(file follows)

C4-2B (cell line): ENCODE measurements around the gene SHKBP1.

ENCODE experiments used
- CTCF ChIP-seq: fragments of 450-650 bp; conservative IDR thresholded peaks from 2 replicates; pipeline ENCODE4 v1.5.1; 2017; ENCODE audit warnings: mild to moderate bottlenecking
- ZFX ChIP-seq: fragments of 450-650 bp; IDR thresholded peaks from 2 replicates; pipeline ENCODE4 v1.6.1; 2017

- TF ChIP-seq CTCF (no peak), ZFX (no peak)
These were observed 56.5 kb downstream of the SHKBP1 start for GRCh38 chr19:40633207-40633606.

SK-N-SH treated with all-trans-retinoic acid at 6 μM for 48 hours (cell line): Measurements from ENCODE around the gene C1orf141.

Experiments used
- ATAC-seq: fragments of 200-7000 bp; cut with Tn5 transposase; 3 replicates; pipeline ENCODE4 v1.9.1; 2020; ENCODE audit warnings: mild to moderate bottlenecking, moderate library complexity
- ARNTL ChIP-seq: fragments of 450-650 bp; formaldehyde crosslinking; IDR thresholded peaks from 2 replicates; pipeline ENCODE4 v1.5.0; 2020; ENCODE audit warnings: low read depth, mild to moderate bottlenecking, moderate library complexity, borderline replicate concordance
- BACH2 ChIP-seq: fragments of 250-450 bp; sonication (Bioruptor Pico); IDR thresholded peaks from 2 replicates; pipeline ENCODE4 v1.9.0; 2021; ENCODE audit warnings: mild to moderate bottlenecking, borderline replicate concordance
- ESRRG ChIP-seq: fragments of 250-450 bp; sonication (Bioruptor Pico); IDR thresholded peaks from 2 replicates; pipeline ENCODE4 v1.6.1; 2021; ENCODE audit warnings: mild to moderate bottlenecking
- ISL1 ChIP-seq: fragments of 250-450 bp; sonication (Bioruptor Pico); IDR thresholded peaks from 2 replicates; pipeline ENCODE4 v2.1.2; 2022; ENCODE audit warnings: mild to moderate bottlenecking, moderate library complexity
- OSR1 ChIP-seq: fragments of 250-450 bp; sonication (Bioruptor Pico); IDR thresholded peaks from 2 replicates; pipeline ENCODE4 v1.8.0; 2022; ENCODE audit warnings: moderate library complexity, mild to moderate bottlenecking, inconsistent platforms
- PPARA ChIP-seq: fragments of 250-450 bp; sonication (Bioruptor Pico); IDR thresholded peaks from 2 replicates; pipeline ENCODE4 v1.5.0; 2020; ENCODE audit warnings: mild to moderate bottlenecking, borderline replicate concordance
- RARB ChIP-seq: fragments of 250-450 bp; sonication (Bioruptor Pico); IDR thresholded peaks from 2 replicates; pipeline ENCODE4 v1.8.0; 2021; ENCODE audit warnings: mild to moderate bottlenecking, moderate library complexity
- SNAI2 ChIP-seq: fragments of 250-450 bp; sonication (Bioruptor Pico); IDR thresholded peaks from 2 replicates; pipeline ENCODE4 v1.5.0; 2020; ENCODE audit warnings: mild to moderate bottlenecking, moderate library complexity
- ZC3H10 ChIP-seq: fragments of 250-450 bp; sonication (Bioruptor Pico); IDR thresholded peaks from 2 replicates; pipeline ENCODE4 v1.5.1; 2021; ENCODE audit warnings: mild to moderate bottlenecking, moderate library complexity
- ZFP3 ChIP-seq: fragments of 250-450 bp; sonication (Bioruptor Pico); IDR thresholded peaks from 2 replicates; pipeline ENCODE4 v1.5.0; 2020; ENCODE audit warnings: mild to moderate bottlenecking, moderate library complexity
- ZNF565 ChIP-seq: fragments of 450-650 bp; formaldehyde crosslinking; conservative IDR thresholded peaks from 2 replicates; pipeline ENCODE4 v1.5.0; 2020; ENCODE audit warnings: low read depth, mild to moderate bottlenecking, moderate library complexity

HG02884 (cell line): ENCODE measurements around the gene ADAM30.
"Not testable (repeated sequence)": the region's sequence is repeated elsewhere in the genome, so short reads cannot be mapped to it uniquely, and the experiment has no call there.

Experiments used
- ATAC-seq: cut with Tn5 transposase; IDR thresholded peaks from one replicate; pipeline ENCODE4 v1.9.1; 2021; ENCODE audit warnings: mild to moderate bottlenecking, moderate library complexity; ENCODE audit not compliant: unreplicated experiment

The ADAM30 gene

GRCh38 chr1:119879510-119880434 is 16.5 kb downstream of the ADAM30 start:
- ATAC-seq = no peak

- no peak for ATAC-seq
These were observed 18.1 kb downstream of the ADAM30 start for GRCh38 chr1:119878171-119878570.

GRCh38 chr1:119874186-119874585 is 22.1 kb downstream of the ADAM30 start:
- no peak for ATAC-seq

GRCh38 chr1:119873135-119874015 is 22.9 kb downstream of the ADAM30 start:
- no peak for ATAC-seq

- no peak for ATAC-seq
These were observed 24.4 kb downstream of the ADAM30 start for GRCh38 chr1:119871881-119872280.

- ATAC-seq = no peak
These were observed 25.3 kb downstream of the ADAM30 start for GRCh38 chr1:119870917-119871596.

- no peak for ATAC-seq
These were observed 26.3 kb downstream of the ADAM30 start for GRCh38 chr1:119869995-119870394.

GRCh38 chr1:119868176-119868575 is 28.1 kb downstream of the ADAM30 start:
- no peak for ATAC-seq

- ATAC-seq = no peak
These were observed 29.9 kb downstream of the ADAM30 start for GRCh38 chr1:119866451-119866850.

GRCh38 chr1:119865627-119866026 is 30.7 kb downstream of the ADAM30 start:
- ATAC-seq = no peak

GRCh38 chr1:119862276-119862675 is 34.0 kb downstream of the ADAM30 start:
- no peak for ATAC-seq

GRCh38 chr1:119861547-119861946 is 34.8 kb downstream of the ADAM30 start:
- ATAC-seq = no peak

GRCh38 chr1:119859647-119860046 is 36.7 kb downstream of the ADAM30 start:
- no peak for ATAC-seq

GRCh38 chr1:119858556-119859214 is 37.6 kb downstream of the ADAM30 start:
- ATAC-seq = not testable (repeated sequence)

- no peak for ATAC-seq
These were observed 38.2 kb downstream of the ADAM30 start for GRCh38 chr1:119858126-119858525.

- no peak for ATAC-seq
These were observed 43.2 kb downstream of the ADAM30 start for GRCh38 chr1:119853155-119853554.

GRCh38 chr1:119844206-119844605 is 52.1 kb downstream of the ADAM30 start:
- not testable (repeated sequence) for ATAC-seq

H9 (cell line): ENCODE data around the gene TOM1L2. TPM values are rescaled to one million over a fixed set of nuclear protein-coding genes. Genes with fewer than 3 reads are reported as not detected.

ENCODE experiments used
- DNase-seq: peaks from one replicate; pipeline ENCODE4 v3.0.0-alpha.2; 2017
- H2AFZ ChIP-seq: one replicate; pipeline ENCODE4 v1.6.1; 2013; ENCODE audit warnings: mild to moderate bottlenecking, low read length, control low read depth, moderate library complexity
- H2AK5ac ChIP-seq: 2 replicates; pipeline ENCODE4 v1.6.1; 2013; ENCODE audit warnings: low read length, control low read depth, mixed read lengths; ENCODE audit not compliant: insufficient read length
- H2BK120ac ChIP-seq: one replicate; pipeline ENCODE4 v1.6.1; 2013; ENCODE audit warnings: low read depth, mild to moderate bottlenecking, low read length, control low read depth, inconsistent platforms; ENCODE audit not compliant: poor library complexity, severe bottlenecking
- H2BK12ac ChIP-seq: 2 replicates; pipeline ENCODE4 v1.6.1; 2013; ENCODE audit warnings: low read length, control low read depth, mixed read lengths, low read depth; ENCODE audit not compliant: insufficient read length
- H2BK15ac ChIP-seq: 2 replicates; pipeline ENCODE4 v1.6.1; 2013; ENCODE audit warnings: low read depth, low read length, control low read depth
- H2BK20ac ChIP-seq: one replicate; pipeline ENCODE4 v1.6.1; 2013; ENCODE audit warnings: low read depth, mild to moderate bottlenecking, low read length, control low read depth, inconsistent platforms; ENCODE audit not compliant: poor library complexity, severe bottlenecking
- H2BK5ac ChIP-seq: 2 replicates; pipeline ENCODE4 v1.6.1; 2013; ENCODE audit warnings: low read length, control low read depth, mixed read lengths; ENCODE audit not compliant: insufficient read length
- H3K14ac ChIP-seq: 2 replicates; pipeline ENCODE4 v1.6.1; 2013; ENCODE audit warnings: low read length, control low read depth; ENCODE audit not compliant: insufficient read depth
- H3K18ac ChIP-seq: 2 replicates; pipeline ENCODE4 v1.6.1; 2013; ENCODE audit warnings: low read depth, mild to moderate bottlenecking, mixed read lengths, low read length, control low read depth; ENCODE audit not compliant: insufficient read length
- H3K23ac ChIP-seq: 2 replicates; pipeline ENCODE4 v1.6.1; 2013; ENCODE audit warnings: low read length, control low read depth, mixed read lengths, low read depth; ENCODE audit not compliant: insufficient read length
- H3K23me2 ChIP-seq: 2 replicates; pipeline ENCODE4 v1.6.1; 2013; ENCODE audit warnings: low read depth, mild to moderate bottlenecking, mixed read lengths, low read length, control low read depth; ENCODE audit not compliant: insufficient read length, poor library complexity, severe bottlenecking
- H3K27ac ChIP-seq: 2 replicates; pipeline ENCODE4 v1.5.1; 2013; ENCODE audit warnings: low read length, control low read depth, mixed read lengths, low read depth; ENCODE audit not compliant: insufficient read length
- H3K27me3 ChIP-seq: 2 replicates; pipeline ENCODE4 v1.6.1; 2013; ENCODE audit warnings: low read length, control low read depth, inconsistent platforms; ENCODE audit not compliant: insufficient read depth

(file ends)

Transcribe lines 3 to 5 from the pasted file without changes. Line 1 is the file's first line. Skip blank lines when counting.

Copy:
- CTCF ChIP-seq: fragments of 450-650 bp; conservative IDR thresholded peaks from 2 replicates; pipeline ENCODE4 v1.5.1; 2017; ENCODE audit warnings: mild to moderate bottlenecking
- ZFX ChIP-seq: fragments of 450-650 bp; IDR thresholded peaks from 2 replicates; pipeline ENCODE4 v1.6.1; 2017

- TF ChIP-seq CTCF (no peak), ZFX (no peak)